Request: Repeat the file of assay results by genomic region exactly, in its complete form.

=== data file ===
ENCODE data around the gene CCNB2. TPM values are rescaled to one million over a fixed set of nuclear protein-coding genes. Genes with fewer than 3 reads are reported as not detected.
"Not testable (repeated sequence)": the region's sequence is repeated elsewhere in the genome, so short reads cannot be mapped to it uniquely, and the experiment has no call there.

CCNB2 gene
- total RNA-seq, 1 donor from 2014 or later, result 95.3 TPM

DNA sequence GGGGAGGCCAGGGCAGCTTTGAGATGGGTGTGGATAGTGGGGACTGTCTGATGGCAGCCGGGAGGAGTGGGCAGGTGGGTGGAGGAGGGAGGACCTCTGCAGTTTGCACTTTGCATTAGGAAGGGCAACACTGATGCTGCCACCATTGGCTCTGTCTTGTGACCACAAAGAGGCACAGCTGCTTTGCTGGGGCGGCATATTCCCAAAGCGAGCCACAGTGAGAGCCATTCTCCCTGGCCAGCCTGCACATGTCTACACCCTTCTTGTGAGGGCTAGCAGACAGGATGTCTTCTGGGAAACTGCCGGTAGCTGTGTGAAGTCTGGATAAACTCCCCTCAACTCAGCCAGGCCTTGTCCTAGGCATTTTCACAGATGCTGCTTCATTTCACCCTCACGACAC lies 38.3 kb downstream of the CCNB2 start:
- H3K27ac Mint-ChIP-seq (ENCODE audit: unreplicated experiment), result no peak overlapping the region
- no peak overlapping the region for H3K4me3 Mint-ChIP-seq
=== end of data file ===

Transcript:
ENCODE data around the gene CCNB2. TPM values are rescaled to one million over a fixed set of nuclear protein-coding genes. Genes with fewer than 3 reads are reported as not detected.
"Not testable (repeated sequence)": the region's sequence is repeated elsewhere in the genome, so short reads cannot be mapped to it uniquely, and the experiment has no call there.

CCNB2 gene
- total RNA-seq, 1 donor from 2014 or later, result 95.3 TPM

DNA sequence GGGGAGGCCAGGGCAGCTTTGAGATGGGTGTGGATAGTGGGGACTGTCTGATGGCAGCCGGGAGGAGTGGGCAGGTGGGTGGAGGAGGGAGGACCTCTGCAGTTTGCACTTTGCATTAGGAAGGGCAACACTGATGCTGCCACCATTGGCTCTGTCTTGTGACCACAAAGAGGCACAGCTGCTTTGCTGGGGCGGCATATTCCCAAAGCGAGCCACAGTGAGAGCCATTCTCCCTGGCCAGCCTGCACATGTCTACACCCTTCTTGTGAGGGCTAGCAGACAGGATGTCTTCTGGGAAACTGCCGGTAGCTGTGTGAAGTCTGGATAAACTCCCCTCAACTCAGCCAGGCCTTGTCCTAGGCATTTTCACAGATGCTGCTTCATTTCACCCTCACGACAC lies 38.3 kb downstream of the CCNB2 start:
- H3K27ac Mint-ChIP-seq (ENCODE audit: unreplicated experiment), result no peak overlapping the region
- no peak overlapping the region for H3K4me3 Mint-ChIP-seq